Challenge Day has always been an enigma to me. Past attendees would only say, “You cry a lot.” On the announcements, there is little information about what actually happens or the goal of the experience.
The ambiguity surrounding the day made me skeptical. I thought that Challenge Day was for people who needed help with their family, mental illnesses or depression.
I consider myself very lucky, which is a glorified way of saying that my life is good — I have unbelievably supportive parents, a good relationship with myself, I don’t have to worry about money. So, if this Challenge Day was supposed to help people heal wounds and feel like they weren’t alone in their hardships, how was I supposed to take anything away from it?
Yet, I failed to understand that when you’re surrounded by people willing to lay themselves bare in front of strangers, it does something to the atmosphere of the room. Hearing people share who they are, in their entirety, showed me a spectrum of hardship: shared stories encompassed everything from test anxiety to domestic violence.
And I saw that I fit on that spectrum. Everyone does.
Encouraged by the strangers around me, I found myself digging into my thoughts, the ones that circle deep within and are never shared. After all, Challenge Day is a buy-in experience. You have to want to be there, and to open up, and you have to be willing to step outside of your comfort zone. So I did. Sitting in a circle of plastic folding chairs, with five strangers, I shared a part of me that I’ve never told anyone.
One of the Challenge Day facilitators, Katie, worded it best: “Being a human being is hard.”
She’s right: being human is universally hard, and I failed to truly understand how much hardship prevailed in the people around me. Hearing people open up about their lives, and seeing how many people were affected by things like suicide, poverty and discrimination, I understood why Challenge Day is so indescribable.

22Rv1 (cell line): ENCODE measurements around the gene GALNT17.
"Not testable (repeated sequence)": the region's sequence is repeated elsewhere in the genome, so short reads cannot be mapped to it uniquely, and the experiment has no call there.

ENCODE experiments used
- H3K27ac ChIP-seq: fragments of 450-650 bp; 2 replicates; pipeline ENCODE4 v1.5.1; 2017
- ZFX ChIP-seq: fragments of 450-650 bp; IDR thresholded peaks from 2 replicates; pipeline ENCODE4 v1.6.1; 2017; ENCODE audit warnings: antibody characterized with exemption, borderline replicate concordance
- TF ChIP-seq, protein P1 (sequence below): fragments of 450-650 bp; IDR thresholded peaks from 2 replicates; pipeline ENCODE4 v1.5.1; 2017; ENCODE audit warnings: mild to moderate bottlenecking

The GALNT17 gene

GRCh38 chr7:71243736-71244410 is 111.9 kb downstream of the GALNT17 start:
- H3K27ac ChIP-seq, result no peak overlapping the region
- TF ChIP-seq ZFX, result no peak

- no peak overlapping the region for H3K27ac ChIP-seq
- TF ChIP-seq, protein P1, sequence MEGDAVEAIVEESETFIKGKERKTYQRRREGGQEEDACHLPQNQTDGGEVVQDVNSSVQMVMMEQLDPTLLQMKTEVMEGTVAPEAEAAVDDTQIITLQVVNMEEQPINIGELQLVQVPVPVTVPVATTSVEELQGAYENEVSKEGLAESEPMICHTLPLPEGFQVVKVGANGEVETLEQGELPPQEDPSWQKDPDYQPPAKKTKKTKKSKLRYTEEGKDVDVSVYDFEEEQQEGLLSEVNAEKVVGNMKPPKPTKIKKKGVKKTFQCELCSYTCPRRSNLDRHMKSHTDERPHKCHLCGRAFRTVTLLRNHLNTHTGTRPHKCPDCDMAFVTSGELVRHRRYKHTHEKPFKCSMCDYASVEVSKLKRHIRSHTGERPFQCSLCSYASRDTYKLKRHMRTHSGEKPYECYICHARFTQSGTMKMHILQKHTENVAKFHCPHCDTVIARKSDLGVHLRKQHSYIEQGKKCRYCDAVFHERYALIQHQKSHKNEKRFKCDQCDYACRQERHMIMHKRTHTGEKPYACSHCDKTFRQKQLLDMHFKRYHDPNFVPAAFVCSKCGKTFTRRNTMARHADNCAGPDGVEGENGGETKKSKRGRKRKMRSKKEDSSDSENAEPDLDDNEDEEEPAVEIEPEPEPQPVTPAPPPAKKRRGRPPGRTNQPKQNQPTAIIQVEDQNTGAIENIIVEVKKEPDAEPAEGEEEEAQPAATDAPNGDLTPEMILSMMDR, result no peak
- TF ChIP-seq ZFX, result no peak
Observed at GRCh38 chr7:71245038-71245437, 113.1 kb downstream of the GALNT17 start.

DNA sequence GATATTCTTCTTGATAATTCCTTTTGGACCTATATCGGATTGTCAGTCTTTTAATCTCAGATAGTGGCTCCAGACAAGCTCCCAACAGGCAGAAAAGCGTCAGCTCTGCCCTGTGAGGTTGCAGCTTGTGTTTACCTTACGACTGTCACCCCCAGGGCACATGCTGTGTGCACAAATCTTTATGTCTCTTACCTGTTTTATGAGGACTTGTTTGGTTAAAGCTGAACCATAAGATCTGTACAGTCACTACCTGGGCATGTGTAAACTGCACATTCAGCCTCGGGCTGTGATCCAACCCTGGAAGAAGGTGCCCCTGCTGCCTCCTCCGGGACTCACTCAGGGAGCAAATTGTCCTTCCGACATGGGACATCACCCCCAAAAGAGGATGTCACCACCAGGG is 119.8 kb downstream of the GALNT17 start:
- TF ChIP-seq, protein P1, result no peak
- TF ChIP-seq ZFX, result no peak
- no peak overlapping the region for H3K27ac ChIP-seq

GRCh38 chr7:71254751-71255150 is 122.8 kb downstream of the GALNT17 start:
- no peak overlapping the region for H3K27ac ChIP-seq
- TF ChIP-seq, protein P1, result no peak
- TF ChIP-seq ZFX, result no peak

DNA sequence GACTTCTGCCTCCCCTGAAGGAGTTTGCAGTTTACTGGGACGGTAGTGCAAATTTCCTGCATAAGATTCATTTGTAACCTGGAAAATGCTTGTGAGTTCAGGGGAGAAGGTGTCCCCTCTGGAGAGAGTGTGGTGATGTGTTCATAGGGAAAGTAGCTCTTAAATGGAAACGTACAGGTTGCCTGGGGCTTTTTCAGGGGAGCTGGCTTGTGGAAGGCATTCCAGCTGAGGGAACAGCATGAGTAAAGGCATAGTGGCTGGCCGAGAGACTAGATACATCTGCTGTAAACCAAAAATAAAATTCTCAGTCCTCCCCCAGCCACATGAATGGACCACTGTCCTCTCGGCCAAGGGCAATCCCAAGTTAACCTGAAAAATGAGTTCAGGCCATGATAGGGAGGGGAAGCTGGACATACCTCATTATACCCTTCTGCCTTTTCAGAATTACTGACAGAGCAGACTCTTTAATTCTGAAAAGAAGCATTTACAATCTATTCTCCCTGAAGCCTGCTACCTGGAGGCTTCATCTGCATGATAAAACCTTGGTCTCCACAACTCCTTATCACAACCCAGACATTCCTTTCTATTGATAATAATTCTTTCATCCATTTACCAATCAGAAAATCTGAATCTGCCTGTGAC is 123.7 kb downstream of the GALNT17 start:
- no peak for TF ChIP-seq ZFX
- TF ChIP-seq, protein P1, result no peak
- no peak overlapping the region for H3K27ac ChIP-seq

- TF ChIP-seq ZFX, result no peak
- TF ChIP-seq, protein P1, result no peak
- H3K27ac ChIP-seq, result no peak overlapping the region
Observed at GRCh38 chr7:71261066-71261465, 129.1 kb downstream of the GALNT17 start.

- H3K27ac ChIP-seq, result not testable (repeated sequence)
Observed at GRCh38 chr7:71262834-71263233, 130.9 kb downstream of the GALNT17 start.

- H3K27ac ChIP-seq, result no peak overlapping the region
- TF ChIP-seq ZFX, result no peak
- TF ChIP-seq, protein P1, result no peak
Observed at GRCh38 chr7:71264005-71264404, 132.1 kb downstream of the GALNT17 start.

The experience cannot be fathomed into words. The way I felt, the way the different activities made me aware of my own life, the way talking to other people about their life experiences humbled me: these are feelings that can’t be advertised on a poster or fully explained to a friend.
What hit me the most during my experience was when we were asked to share our stories with small groups, and Katie told us to only listen, and not provide advice to the people sharing. Because, she said, “nobody’s broken.”
How could nobody be broken? I felt like everyone was broken by something, whether it be pressure from parents, an illness or feeling lonely. Because I believed this, I would always try to give people advice, no matter how small or big the issue was. I thought that I had the power to erase their hardship, and I tried. I thought I could fix them.
But when forced to sit in silence while people described the struggle in their lives, I saw the power of listening. I saw how human beings are not in need of fixing — that’s not what they need. What they need is someone to listen to them, to know that their story is heard and that it is shared by other people.
In a perfect world, we would be able to openly share our hardships. We would be able to visualize how everyone around us is going through things that we can’t even imagine, pushing us to be compassionate listeners and better people. When you really boil it down, these lessons I took away from Challenge Day are perhaps things that people can learn through life experience on their own.
But the fact is that humans are incredibly self-centered, and we need the push that Challenge Day provides. In order for us to learn those lessons, we need to be forced to talk to one another, and really listen, so we can see the humanity in the people around us. Only then will we realize how united everyone is in hardship.
I know this seems really kumbaya — I made Challenge Day sound like some alternate reality with unicorns and rainbows that erases your problems — but it’s not. It’s just a day that gives you the humbling opportunity to see your peers in their entirety, and reinforces the lessons you’ve been learning your whole life.
As Katie said, being a human being is hard. And what we don’t need is someone telling us it’s easy. We just need someone to be there, to listen.